• Student Mental Health Needs and Services

One only has to watch or read the news to realize the vast mental health crisis in our country.Schools experience this just as much, if not more, than other sectors of society.Additionally, jails are filled with youth who didn’t receive the help that they needed, which could have averted a crime and saved the victim, as well as the perpetrator.Studies cite that 20% of school age children receive services at least once a year for problems that range from inattention and behavior, to anxiety or depression, cutting, eating disorders and even suicidal/homicidal ideations.Additionally, it has been found that almost 80% of the students who need help, do not receive it for a variety of reasons.Some do not have qualified staff, some can only provide limited assistance or make referrals, funding often prohibits the hiring of needed personnel and underprepared schools can allow students to “fall through the cracks.”Unaddressed needs can lead to chronic absence, low achievement, disruptive and attention seeking behavior, or worse, to suicidal or homicidal actions.This need for these services will not diminish over time and must be addressed for the health of our children.


  • Standardized Testing

The issue of a curriculum and testing that is one size for all continues to be problematic for schools and students.Test driven standards are what most schools consider the curriculum now, regardless of students’ needs.This has actually only served to widen the ever-growing gap between students based on the community that they come from.The median educational attainment level, and income of a student’s community is a large predictor of academic achievement.A child’s zip code often predicts their academic success.This narrow vision of schooling does not foster critical thinking, creativity or individual growth.Arts education, so important to brain development, has often been neglected to spend further time on measuring standards.This type of schooling only measures proficiency of given standards, some of which may be irrelevant to the students.Also, as this is often used as a gauge of teacher and or school effectiveness, graduation, and funding, the myopic vision of this type of curriculum and measurement can be catastrophic.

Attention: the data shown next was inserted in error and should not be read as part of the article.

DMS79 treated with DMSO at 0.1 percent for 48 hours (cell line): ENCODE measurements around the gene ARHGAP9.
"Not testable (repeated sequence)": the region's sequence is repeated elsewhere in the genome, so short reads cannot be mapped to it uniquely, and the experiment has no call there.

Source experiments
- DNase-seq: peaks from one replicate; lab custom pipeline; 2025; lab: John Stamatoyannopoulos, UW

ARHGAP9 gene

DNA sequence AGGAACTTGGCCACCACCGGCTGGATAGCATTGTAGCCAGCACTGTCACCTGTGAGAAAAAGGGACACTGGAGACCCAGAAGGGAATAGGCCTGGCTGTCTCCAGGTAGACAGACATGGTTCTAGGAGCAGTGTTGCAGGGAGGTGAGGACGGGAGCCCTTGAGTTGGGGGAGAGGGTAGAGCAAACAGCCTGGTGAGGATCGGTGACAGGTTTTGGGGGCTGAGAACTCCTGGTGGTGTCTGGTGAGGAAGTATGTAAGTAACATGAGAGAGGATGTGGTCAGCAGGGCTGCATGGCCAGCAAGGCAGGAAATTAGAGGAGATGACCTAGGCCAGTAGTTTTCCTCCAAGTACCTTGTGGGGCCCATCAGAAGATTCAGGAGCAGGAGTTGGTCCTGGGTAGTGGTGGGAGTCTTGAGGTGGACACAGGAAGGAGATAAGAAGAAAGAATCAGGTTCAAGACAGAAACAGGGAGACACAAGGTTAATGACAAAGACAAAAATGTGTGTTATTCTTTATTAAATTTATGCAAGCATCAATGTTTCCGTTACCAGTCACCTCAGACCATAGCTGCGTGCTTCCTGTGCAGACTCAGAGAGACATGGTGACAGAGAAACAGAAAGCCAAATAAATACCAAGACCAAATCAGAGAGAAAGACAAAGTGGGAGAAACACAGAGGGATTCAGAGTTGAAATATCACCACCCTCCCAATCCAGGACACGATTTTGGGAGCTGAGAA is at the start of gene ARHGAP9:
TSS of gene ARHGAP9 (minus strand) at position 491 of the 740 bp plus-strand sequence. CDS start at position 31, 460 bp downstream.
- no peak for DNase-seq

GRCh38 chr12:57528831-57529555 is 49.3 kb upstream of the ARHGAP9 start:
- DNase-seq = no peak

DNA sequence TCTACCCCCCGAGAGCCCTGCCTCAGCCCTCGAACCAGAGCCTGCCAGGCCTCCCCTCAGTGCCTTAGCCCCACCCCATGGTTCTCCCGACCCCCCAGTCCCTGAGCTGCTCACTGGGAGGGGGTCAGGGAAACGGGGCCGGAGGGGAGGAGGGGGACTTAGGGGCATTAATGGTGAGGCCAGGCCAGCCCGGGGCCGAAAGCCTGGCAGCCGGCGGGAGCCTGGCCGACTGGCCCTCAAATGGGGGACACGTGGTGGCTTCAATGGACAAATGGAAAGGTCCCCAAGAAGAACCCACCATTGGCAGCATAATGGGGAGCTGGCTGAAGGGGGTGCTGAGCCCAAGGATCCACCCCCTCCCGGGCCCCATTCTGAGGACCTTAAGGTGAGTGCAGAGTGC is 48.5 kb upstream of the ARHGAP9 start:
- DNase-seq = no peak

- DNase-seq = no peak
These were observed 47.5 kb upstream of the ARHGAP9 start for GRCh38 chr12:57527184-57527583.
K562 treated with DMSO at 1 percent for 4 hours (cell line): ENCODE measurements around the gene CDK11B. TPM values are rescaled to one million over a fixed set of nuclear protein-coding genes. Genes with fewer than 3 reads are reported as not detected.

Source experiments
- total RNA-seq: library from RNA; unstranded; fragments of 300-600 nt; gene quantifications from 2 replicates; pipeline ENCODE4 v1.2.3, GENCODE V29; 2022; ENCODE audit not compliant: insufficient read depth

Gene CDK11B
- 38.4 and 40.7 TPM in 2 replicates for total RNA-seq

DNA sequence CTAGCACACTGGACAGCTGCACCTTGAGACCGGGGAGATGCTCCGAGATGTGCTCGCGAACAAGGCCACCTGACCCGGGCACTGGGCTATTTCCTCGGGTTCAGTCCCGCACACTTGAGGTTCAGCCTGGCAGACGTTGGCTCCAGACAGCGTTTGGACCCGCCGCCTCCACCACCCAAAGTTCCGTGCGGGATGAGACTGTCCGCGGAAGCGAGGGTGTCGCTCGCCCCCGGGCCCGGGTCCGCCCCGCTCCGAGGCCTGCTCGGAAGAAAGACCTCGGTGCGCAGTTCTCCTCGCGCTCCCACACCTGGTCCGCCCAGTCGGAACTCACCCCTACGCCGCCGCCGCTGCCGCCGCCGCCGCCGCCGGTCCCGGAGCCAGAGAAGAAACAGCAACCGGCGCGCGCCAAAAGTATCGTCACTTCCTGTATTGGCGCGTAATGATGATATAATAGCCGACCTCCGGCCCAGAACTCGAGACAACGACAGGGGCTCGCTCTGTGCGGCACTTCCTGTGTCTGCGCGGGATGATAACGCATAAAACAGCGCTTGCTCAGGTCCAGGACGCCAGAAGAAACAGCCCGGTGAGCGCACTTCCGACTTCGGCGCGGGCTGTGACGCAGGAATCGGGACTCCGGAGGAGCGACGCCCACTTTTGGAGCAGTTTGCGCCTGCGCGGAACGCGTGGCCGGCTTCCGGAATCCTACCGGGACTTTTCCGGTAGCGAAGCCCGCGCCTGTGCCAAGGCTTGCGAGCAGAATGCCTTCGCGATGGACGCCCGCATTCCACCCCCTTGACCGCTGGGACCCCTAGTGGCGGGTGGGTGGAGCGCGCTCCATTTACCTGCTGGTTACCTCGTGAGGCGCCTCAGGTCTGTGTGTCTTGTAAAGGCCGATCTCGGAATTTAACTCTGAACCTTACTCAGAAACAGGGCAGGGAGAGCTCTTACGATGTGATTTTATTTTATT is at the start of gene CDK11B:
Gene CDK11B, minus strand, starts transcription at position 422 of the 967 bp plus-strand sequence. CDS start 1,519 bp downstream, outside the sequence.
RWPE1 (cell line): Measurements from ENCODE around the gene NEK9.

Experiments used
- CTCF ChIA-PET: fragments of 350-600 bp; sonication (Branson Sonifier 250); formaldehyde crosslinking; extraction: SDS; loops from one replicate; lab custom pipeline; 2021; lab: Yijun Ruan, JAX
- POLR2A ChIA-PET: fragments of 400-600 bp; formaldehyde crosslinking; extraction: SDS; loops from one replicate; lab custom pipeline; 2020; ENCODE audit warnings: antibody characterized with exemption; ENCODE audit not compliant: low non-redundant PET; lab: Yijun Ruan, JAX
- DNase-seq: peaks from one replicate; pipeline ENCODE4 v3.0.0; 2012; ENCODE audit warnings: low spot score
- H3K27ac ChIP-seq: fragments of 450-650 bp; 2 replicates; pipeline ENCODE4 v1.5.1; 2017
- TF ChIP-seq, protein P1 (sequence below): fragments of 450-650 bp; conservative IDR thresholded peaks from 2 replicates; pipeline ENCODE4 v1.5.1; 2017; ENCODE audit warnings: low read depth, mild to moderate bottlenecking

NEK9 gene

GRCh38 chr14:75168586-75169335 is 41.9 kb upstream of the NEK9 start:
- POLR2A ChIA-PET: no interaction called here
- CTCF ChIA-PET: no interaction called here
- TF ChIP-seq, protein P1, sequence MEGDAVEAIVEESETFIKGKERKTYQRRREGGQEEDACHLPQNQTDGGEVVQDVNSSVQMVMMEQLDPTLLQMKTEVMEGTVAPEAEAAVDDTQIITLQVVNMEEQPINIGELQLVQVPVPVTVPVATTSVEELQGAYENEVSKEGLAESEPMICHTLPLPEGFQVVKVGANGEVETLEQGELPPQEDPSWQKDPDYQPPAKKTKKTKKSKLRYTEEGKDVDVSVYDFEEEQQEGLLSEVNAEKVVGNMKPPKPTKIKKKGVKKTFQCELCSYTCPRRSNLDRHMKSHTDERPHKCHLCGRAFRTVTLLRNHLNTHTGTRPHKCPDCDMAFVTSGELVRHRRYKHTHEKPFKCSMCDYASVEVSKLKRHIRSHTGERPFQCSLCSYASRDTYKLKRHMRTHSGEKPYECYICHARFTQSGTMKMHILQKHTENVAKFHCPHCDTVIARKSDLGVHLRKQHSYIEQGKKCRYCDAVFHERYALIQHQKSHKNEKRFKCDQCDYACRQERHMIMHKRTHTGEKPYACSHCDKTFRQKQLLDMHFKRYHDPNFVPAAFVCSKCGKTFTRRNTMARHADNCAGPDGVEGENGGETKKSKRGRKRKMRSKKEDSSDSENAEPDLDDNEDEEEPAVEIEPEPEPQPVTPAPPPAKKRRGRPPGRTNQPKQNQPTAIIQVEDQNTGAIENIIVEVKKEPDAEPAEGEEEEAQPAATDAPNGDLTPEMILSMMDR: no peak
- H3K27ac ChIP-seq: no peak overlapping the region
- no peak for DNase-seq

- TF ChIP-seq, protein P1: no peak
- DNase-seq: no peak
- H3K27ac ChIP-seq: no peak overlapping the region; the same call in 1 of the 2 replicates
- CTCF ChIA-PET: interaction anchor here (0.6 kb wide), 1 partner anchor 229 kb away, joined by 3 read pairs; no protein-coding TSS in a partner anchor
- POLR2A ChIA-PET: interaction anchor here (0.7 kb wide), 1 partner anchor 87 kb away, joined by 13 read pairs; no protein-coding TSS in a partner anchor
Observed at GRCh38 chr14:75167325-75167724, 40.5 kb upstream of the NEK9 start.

• Retention of Qualified Teachers

There have been countless studies or the problem of teacher retention.Research shows that the issue of retention of early service teachers is the main problem.Studies have shown that almost 40% of new teachers leave in the first five years of service.While the percentage varies by the type of school, public or non-public, the problem is a critical one for all school settings.